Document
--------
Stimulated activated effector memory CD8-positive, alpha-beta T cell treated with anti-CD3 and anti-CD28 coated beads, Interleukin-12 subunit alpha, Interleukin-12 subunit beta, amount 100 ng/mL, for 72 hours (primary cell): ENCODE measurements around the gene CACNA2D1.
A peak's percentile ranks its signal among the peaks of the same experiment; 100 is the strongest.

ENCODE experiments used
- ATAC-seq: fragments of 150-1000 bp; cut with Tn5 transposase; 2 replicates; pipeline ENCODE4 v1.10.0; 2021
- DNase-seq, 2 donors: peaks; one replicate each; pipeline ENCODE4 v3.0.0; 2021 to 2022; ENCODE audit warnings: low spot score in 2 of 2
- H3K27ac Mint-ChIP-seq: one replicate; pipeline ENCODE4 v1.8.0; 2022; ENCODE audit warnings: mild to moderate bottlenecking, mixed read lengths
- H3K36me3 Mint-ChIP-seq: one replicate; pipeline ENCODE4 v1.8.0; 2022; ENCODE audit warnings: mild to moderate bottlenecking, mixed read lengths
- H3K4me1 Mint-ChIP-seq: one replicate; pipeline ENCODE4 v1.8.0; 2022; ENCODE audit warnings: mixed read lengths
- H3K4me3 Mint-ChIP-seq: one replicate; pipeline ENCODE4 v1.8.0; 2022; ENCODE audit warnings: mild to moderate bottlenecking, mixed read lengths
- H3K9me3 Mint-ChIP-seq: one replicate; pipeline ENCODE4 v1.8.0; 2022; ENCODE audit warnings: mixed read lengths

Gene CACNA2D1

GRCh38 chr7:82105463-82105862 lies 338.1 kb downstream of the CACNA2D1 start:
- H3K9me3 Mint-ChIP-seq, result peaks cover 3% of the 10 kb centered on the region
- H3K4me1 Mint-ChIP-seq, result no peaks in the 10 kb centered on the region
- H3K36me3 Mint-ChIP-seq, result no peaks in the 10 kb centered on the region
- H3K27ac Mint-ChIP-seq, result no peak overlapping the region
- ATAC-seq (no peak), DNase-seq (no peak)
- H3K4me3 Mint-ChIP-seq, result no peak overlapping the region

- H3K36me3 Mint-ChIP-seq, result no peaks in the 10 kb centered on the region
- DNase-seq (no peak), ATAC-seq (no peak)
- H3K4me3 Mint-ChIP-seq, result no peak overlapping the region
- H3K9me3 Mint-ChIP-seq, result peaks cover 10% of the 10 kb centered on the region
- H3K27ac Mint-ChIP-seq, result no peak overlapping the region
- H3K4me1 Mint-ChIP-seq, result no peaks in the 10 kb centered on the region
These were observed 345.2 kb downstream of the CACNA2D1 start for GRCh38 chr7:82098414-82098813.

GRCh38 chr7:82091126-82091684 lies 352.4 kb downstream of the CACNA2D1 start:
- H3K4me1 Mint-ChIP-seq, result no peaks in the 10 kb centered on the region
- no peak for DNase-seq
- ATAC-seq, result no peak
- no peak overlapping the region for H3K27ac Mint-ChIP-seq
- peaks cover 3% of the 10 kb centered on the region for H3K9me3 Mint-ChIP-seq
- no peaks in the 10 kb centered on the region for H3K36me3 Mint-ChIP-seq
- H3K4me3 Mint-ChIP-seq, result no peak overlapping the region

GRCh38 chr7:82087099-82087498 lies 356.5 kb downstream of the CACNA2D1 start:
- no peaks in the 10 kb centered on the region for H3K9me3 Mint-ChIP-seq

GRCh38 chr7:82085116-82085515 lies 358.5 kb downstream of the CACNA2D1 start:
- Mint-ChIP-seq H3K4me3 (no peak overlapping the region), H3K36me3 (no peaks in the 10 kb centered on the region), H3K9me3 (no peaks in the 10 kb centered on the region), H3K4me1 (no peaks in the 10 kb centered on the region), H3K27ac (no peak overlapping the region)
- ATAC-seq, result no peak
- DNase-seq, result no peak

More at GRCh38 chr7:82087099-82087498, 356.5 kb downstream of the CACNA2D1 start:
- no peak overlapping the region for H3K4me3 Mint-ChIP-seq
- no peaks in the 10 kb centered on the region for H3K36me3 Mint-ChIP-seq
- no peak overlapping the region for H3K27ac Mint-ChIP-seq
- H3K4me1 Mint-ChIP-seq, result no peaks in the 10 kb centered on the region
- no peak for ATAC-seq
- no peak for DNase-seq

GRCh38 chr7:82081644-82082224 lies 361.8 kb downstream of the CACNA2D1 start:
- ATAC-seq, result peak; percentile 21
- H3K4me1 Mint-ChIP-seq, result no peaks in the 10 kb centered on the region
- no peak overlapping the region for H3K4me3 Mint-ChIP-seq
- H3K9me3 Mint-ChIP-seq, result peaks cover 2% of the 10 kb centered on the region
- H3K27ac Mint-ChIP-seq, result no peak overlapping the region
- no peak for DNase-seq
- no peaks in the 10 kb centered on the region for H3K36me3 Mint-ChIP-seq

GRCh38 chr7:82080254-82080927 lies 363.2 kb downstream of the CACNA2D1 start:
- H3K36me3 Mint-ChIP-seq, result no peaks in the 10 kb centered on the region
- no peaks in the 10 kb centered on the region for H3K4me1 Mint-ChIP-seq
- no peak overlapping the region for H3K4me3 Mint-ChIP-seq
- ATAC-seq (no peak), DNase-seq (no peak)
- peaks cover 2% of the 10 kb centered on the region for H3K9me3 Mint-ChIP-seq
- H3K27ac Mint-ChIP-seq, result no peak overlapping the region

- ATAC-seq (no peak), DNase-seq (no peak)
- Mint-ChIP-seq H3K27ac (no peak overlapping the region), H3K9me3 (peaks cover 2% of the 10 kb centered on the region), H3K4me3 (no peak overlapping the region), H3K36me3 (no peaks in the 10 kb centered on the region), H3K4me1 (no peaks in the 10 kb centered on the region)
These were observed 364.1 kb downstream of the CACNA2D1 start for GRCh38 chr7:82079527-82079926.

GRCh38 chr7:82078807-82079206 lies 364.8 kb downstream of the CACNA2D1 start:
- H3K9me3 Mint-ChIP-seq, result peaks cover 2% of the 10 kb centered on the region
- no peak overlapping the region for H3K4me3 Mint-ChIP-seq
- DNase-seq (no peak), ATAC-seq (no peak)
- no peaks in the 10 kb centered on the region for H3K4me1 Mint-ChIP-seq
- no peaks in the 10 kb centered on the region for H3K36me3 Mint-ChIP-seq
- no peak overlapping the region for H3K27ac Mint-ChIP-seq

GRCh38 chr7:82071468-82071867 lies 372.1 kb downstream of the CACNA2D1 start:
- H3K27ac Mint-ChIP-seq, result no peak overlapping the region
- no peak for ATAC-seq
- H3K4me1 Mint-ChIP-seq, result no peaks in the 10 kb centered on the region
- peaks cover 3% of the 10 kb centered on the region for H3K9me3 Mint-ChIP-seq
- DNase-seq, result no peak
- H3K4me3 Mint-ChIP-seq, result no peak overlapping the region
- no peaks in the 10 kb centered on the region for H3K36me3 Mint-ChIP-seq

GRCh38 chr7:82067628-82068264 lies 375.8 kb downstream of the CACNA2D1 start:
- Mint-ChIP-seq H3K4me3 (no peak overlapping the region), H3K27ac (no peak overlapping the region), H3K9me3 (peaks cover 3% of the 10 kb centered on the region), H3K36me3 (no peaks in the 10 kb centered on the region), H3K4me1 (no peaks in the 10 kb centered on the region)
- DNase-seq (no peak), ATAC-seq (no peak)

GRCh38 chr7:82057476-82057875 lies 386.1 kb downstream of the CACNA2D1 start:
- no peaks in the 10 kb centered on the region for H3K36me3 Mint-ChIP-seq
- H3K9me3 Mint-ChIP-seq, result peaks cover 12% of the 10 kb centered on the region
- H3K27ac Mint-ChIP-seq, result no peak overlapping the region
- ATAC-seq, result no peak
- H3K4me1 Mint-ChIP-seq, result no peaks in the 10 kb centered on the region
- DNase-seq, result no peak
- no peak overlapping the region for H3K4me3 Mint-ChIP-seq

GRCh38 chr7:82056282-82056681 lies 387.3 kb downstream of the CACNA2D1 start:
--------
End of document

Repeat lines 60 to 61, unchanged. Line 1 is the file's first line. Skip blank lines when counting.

- peaks cover 2% of the 10 kb centered on the region for H3K9me3 Mint-ChIP-seq
- H3K27ac Mint-ChIP-seq, result no peak overlapping the region